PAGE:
“This is a strange place to find a princess,” he said.

“Only if the princess wished to be found.” She couldn't hope that this would chase him away, but she couldn't help the tart reply. After all, she had chosen this remote spot in order to be alone, and it seemed the man had been looking for her, as opposed to simply stumbling upon her.

“I thought princesses liked being in the spotlight.”

She hated men like this, who assumed all kinds of things about princesses and people in general. “Even princesses can only drink so much wine before needing some air.”

“Well, it's a beautiful place to breathe some air.” He glanced out toward the lake shore and the twinkling pixie lights in the trees. Strangely, he looked out on the opposite shore from the Pavilion where the party. Most people assumed that the best view on the lake was of the Pavilion, but she had always enjoyed the trees instead.

She didn't answer him, and sat there staring out at the trees. She wondered if her silence would be enough to make him leave, but instead the aggravating man came and sat down next to her. She caught a whiff of rosemary and sandalwood. She suddenly knew who this was. It was Jackson, senior presence to the royal blacksmith. She had been friends with him since they were children.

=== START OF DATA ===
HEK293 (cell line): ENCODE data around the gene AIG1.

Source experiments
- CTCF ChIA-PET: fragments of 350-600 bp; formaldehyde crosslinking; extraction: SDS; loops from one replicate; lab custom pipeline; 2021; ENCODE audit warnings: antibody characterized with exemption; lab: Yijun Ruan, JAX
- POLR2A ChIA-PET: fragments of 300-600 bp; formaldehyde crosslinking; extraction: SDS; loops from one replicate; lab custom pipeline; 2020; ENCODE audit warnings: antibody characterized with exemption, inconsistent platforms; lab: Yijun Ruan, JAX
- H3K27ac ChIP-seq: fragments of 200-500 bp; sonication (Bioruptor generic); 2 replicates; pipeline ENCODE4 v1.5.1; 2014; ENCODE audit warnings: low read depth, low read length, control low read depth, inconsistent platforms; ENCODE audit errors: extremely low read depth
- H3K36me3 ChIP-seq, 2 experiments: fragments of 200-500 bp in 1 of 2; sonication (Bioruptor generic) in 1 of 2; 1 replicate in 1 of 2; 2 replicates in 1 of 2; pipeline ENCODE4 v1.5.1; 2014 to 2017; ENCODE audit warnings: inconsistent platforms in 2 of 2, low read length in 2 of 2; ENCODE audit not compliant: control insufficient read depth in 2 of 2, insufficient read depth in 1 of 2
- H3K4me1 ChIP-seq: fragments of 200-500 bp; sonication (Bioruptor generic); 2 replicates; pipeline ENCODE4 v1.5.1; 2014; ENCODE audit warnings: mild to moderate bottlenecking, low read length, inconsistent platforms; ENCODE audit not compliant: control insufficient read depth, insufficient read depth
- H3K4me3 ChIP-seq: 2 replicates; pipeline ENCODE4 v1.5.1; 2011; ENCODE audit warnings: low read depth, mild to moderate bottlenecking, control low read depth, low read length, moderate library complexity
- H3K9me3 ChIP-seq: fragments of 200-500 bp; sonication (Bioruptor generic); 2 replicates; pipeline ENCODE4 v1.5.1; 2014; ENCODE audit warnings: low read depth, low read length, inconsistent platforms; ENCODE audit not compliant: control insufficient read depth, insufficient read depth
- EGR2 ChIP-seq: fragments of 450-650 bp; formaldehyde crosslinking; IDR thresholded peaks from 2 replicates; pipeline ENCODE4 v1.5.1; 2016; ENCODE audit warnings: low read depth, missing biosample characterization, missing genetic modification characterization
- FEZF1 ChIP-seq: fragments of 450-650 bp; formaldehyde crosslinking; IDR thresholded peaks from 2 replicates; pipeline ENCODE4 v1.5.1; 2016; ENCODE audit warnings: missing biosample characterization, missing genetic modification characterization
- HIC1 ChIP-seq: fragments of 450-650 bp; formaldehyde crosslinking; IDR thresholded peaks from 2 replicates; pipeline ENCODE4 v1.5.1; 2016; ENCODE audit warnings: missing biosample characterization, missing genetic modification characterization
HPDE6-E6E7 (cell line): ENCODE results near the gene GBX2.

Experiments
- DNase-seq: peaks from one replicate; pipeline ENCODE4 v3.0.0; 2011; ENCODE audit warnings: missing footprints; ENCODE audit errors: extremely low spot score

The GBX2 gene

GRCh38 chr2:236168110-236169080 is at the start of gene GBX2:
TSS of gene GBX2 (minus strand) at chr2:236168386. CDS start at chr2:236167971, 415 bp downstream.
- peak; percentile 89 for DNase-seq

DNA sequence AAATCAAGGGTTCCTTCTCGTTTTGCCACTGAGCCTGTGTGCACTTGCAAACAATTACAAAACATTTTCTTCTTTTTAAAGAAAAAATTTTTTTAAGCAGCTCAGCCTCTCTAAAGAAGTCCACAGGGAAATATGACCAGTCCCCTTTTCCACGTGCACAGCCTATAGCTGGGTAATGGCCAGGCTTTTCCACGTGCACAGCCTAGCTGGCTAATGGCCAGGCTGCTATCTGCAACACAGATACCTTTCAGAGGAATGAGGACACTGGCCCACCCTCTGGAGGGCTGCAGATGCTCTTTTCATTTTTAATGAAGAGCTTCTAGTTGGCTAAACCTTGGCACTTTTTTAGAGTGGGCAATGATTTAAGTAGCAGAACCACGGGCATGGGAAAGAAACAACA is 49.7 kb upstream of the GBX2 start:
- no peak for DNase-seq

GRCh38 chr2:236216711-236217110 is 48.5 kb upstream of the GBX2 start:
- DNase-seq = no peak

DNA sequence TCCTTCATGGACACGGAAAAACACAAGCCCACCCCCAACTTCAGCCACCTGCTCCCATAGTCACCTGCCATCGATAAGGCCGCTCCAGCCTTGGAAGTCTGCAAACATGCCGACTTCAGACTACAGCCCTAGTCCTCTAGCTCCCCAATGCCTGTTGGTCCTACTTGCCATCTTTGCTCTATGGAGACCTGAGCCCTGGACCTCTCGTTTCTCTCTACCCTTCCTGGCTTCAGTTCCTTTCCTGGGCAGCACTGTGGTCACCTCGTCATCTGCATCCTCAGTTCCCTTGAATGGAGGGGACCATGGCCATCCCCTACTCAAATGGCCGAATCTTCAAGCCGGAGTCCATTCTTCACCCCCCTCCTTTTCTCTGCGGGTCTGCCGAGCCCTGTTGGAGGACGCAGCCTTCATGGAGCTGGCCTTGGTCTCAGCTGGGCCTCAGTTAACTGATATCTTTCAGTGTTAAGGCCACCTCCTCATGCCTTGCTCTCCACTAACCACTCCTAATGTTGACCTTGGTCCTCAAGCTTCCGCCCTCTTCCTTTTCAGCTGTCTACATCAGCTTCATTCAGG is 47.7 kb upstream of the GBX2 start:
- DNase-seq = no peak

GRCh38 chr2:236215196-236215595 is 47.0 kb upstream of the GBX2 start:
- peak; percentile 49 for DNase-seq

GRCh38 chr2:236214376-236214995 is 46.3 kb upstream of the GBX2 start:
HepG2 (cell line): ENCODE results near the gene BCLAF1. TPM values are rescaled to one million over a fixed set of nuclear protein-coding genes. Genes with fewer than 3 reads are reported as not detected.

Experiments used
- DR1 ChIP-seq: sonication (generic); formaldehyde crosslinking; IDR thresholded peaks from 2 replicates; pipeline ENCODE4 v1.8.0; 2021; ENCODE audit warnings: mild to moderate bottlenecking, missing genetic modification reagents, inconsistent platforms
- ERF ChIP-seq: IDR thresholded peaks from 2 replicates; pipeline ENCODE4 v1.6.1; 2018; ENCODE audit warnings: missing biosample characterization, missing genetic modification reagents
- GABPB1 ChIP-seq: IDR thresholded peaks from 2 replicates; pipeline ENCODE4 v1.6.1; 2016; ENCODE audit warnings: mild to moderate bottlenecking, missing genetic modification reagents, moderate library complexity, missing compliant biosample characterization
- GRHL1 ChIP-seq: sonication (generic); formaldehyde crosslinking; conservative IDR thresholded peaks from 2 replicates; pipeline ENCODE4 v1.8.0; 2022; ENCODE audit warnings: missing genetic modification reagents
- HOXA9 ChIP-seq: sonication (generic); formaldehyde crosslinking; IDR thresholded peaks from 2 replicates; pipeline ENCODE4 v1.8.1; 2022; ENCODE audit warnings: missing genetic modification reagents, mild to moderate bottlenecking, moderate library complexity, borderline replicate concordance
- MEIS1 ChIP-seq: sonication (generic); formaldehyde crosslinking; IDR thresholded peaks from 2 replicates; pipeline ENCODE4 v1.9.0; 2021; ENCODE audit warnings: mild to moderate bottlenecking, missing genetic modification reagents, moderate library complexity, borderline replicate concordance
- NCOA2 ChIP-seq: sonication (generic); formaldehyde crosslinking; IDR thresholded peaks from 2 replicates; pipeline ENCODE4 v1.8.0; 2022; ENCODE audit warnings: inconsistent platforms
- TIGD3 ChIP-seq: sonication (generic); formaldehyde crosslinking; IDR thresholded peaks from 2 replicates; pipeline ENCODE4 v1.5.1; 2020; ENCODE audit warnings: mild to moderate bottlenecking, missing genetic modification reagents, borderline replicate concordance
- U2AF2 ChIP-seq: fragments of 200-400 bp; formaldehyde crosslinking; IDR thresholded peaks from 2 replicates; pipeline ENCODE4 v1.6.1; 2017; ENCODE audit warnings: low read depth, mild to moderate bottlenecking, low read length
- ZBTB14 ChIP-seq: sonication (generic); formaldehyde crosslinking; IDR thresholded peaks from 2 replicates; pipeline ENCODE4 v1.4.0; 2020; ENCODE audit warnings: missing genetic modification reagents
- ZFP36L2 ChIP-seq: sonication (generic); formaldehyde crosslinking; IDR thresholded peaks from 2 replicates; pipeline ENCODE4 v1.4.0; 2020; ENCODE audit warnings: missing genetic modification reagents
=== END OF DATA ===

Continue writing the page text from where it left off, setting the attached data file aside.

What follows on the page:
She sank back in her anonymity, and she relaxed a little, not just because he didn't know who she was, but also because she knew him well enough to know that he wasn't a tedious conversationalist. She at least wouldn't have to listen to him try to flirt with her like some of the other lords at the party had done. All the same, she wished he would go away.

“You look very beautiful tonight, even though it's not how you usually dress.”

He would never have said this to her if it weren't for the dress, the mask, and the magical night with the pixies in the trees. And yet, she couldn't help a small, pleased warmth that flowed to her chest, warming even the cold sapphires at her throat. “Thank you.”

After another long silence, he said, “You're not going to make this easy for me, are you?”

“Why should I make anything easy for you? Do I owe you anything?”

“No,” he admitted. “But I wanted this chance to speak to you.”

He saw her every week, and yet he never sought her out like this, wanting to speak to her alone. It made her a little sad, and and yet she tried to remember who she was tonight. “What did you wish to speak to me about?” If she got it out of the way quickly, maybe he would leave her alone sooner.